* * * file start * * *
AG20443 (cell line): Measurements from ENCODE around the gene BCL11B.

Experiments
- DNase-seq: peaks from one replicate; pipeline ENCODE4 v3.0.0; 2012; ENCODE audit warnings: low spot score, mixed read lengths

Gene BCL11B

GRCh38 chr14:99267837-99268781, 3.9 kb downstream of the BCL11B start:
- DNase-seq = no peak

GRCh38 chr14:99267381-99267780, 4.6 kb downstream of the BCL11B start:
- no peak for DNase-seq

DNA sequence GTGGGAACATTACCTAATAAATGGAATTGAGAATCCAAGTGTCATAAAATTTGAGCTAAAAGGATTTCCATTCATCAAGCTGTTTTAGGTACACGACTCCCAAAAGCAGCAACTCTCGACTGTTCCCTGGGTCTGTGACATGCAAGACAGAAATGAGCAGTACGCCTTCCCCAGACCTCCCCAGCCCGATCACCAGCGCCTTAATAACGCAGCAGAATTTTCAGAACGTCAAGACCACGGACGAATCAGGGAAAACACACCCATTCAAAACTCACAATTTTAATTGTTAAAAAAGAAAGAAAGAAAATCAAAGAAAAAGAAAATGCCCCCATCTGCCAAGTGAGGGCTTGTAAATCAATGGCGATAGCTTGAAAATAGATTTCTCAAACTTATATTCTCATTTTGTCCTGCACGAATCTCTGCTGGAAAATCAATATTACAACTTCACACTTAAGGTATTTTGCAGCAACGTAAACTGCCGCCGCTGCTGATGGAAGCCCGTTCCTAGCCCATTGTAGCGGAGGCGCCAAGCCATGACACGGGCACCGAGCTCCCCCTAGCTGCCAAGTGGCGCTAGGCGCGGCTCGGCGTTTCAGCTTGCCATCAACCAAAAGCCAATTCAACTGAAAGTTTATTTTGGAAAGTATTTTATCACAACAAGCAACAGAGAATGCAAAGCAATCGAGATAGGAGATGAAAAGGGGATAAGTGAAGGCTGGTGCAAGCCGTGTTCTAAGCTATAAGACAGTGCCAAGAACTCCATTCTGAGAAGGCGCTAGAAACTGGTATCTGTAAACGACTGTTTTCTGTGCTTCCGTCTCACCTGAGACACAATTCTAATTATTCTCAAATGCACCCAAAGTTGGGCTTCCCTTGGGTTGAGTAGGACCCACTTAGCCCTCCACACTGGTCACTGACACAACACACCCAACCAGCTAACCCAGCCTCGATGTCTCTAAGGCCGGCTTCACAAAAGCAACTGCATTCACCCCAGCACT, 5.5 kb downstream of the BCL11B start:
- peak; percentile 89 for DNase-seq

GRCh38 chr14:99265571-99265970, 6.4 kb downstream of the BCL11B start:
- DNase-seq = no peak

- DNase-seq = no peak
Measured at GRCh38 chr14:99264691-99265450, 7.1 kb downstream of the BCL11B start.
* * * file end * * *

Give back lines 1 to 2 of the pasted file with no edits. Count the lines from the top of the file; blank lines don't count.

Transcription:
AG20443 (cell line): Measurements from ENCODE around the gene BCL11B.

Experiments